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Thirty people are invited to a holiday party, where a gift exchange will take place. Each person brings a gift to put into the pot, and at the end of the night each person selects—at random—one gift from the pot to take home.

The probability of one (1) person accidentally choosing their own gift from the pot is equal to $\frac{1}{30} \approx 3.33\%$, obviously.

What is the probability that at least one person will accidentally choose their own gift? In other words, how unlikely is it that all 30 guests will take home a new present?

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Also related: math.stackexchange.com/q/73341/7003 –  cardinal Dec 2 '12 at 20:33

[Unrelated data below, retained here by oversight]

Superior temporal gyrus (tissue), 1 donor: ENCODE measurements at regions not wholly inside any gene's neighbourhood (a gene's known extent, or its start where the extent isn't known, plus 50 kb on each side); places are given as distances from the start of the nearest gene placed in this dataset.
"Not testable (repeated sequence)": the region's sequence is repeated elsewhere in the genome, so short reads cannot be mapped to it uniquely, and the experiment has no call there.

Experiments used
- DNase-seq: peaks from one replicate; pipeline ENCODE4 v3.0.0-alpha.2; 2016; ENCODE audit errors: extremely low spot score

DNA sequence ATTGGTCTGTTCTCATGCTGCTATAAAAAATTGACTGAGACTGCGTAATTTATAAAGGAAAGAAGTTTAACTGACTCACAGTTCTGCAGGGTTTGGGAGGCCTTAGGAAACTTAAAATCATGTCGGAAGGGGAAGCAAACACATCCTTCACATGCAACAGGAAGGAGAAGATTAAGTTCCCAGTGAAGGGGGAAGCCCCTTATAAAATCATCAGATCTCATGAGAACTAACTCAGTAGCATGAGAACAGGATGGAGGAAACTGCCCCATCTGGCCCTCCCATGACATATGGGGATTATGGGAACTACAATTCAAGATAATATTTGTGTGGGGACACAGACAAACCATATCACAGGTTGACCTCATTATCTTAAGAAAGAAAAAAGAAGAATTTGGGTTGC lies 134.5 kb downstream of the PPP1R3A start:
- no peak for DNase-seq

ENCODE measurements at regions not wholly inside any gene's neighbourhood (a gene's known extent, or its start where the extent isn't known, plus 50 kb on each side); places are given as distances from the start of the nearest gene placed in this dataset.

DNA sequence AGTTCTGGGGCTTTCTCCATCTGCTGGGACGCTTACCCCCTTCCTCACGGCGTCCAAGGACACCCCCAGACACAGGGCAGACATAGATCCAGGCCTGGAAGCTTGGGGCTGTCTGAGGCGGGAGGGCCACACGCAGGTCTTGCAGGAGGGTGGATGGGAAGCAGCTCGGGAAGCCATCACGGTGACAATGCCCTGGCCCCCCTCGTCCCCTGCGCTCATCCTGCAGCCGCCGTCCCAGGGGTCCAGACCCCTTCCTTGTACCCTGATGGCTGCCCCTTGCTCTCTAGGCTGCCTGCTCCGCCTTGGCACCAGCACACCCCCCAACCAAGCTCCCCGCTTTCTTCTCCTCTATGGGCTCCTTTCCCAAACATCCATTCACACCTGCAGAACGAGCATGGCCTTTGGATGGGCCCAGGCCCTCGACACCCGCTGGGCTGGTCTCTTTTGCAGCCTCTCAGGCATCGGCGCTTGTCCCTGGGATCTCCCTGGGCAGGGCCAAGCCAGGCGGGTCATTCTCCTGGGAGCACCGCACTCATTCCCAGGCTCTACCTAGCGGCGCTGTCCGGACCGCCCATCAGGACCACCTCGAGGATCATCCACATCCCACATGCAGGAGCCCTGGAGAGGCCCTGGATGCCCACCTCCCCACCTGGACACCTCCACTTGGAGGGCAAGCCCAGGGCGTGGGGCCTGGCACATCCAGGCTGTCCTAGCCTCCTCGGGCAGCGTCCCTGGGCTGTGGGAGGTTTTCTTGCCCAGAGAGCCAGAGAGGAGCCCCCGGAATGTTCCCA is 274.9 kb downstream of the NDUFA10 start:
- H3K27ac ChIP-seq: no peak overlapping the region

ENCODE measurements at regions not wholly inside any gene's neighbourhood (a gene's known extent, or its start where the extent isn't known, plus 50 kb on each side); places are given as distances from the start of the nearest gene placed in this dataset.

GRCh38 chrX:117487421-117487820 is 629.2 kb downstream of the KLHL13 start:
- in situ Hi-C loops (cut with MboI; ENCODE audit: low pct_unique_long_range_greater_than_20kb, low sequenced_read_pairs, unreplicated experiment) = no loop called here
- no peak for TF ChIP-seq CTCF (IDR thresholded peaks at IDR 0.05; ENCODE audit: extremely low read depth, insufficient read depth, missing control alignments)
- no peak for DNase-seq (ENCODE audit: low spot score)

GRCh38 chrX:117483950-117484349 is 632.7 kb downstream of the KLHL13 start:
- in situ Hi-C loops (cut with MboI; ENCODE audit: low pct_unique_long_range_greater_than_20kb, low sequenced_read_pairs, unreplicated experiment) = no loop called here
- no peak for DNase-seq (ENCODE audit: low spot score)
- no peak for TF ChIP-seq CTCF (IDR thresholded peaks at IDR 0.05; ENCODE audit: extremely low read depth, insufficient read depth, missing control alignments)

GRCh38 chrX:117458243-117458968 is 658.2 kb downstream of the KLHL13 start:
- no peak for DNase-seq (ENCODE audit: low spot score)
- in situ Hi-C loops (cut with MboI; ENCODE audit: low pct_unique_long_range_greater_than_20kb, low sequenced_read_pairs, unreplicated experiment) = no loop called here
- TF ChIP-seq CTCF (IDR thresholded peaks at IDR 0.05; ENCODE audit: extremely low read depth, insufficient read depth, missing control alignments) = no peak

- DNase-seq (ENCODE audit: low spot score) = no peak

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Also called the matching problem, the envelope-matching problem, the envelope-letter problem, the forgetful(/absent-minded) secretary problem (among other names). e.g. see here –  Glen_b Dec 2 '12 at 23:27

1 Answer 1

Why not build a stochastic simulation? You can get an empirical estimate.

number the gifts according to who brought them. Gift 1 was brought by person 1. Uniformly randomly draw gifts without replacement count how many gifts were drawn at their number. So if gift 10 was the tenth one drawn, count it. store the value in an array repeat a couple hundred thousand times.

Make a CDF of the distribution of the sums. See if you can fit it to something analytic.

Part of the fun of a stochastic simulation is that you can change the rules, even in nonlinear ways, and have near-immediate results.

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